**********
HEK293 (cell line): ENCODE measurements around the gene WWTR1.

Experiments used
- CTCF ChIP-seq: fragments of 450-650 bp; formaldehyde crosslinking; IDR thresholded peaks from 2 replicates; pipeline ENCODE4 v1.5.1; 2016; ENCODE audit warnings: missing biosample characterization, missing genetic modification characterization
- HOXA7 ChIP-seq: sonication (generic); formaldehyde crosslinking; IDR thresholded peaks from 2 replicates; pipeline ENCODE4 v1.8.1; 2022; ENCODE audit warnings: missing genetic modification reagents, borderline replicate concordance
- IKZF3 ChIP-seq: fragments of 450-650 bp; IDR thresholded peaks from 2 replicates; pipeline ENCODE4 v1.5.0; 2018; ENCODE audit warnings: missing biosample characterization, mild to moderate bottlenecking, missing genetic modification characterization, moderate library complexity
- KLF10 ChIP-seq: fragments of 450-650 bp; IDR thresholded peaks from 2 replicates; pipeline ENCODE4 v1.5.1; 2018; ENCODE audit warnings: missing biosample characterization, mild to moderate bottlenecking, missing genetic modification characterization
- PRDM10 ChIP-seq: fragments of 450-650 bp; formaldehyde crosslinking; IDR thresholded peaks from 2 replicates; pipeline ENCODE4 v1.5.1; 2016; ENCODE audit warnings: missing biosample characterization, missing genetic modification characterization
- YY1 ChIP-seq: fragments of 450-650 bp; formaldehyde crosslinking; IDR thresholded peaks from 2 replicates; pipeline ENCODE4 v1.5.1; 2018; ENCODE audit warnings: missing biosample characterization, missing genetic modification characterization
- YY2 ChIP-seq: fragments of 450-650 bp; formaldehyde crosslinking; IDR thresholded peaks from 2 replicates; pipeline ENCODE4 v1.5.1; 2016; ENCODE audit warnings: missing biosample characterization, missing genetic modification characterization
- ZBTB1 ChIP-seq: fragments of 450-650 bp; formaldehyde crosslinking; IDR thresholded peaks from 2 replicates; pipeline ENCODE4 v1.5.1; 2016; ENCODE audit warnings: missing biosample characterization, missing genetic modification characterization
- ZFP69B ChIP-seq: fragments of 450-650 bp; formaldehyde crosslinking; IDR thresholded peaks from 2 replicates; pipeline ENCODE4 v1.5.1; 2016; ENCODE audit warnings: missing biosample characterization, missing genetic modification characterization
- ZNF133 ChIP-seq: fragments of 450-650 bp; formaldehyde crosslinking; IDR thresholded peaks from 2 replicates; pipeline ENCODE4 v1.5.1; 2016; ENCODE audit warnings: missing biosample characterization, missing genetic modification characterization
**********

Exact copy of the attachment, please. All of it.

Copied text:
HEK293 (cell line): ENCODE measurements around the gene WWTR1.

Experiments used
- CTCF ChIP-seq: fragments of 450-650 bp; formaldehyde crosslinking; IDR thresholded peaks from 2 replicates; pipeline ENCODE4 v1.5.1; 2016; ENCODE audit warnings: missing biosample characterization, missing genetic modification characterization
- HOXA7 ChIP-seq: sonication (generic); formaldehyde crosslinking; IDR thresholded peaks from 2 replicates; pipeline ENCODE4 v1.8.1; 2022; ENCODE audit warnings: missing genetic modification reagents, borderline replicate concordance
- IKZF3 ChIP-seq: fragments of 450-650 bp; IDR thresholded peaks from 2 replicates; pipeline ENCODE4 v1.5.0; 2018; ENCODE audit warnings: missing biosample characterization, mild to moderate bottlenecking, missing genetic modification characterization, moderate library complexity
- KLF10 ChIP-seq: fragments of 450-650 bp; IDR thresholded peaks from 2 replicates; pipeline ENCODE4 v1.5.1; 2018; ENCODE audit warnings: missing biosample characterization, mild to moderate bottlenecking, missing genetic modification characterization
- PRDM10 ChIP-seq: fragments of 450-650 bp; formaldehyde crosslinking; IDR thresholded peaks from 2 replicates; pipeline ENCODE4 v1.5.1; 2016; ENCODE audit warnings: missing biosample characterization, missing genetic modification characterization
- YY1 ChIP-seq: fragments of 450-650 bp; formaldehyde crosslinking; IDR thresholded peaks from 2 replicates; pipeline ENCODE4 v1.5.1; 2018; ENCODE audit warnings: missing biosample characterization, missing genetic modification characterization
- YY2 ChIP-seq: fragments of 450-650 bp; formaldehyde crosslinking; IDR thresholded peaks from 2 replicates; pipeline ENCODE4 v1.5.1; 2016; ENCODE audit warnings: missing biosample characterization, missing genetic modification characterization
- ZBTB1 ChIP-seq: fragments of 450-650 bp; formaldehyde crosslinking; IDR thresholded peaks from 2 replicates; pipeline ENCODE4 v1.5.1; 2016; ENCODE audit warnings: missing biosample characterization, missing genetic modification characterization
- ZFP69B ChIP-seq: fragments of 450-650 bp; formaldehyde crosslinking; IDR thresholded peaks from 2 replicates; pipeline ENCODE4 v1.5.1; 2016; ENCODE audit warnings: missing biosample characterization, missing genetic modification characterization
- ZNF133 ChIP-seq: fragments of 450-650 bp; formaldehyde crosslinking; IDR thresholded peaks from 2 replicates; pipeline ENCODE4 v1.5.1; 2016; ENCODE audit warnings: missing biosample characterization, missing genetic modification characterization